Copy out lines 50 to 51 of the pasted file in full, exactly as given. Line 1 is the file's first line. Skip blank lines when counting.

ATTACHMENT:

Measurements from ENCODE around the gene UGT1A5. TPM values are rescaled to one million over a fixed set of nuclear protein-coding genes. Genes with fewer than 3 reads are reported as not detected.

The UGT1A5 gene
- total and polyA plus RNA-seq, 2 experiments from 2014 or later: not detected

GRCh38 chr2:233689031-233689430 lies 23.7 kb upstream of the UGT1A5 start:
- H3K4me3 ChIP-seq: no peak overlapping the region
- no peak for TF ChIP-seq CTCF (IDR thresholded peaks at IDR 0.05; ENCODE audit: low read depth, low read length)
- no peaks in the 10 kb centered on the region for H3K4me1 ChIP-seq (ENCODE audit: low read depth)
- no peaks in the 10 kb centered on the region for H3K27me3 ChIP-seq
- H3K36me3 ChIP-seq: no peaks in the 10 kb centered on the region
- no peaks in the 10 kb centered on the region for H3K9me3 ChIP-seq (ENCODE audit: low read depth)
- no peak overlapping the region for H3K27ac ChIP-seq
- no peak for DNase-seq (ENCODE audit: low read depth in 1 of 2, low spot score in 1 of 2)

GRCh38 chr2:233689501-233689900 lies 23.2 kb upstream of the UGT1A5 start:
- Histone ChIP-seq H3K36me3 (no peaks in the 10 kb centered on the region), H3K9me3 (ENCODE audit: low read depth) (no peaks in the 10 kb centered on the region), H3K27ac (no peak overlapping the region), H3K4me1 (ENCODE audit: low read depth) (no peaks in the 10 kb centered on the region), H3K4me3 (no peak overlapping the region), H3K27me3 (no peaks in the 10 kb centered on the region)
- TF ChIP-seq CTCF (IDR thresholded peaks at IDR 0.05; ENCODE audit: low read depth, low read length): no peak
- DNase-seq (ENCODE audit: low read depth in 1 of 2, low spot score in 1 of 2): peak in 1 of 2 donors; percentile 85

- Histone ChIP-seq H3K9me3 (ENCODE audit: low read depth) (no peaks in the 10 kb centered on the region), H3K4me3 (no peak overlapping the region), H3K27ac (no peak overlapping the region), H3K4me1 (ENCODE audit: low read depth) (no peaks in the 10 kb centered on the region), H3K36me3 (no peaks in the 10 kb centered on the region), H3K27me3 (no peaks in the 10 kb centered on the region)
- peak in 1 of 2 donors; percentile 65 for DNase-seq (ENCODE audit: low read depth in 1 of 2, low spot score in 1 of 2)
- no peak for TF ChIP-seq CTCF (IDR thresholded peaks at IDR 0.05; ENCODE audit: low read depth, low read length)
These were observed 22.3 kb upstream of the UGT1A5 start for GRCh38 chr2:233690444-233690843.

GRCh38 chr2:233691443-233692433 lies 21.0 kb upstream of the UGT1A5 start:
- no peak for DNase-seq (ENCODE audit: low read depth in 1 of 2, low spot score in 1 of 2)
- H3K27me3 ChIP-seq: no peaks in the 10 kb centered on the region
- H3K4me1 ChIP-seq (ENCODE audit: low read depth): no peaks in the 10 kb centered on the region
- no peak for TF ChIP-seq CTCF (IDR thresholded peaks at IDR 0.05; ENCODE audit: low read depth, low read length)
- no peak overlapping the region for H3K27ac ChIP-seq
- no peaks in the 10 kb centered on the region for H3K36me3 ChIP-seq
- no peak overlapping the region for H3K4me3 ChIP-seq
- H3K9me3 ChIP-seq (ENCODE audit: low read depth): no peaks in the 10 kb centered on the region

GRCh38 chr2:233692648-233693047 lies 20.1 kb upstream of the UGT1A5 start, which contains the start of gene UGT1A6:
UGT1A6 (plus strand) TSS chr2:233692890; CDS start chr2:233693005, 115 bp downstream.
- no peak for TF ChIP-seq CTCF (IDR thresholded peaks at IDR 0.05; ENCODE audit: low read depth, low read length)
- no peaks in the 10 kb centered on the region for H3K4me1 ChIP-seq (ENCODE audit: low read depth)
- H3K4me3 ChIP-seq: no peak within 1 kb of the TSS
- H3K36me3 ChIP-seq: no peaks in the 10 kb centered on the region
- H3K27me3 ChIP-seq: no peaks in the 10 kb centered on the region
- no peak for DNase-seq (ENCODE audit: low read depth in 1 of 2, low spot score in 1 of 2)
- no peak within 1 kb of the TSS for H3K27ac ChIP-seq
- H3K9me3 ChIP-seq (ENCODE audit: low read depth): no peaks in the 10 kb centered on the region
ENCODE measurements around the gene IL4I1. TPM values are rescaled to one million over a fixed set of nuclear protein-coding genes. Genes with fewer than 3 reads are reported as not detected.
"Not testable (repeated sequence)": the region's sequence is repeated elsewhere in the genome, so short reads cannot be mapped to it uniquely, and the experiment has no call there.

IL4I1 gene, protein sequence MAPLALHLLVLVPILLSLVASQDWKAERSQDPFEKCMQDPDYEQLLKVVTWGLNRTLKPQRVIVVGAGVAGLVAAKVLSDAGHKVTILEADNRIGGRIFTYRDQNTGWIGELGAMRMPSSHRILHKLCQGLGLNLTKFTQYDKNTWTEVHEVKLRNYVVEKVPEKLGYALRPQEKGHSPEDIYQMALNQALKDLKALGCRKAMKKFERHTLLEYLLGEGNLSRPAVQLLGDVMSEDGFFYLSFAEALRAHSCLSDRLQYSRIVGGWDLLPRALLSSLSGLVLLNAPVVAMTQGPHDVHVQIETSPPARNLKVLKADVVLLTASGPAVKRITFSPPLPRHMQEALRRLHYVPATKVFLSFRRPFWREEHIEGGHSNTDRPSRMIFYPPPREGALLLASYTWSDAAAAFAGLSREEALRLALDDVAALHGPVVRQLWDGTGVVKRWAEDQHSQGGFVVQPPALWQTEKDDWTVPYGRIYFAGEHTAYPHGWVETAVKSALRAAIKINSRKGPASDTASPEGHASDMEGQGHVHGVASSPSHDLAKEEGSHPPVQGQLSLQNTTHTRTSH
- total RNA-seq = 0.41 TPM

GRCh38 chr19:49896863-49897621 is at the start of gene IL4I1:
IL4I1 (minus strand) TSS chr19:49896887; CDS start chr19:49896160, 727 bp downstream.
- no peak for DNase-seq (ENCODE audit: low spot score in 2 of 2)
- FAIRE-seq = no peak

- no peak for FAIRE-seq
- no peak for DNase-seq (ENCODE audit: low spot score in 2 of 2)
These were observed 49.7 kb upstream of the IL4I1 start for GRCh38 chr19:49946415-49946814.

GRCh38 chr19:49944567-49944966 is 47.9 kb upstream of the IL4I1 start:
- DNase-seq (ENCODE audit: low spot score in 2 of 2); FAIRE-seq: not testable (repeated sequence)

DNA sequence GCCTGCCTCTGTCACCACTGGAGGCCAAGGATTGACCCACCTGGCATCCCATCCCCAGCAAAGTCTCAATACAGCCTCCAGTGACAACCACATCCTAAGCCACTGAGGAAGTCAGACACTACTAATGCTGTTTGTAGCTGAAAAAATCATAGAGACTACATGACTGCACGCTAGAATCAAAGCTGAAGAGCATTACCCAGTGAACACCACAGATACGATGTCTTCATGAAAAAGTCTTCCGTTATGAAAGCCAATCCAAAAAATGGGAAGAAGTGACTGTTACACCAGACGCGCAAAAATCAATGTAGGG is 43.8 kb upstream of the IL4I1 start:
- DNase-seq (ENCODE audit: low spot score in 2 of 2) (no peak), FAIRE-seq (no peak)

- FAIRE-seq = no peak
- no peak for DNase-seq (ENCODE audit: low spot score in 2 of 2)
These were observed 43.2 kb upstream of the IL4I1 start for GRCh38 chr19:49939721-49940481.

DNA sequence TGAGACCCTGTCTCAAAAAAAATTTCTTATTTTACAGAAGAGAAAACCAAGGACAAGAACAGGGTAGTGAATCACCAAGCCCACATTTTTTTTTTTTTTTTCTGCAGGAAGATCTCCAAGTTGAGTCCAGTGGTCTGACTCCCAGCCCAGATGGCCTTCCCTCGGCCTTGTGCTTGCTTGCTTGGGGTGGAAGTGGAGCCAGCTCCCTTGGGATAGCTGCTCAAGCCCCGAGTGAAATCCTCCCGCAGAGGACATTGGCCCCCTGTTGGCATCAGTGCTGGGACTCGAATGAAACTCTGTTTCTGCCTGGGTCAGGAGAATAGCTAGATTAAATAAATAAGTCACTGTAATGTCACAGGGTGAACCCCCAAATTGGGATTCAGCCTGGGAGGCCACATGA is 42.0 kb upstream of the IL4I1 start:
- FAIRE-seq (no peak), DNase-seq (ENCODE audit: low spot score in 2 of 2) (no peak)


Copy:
These were observed 49.7 kb upstream of the IL4I1 start for GRCh38 chr19:49946415-49946814.

GRCh38 chr19:49944567-49944966 is 47.9 kb upstream of the IL4I1 start: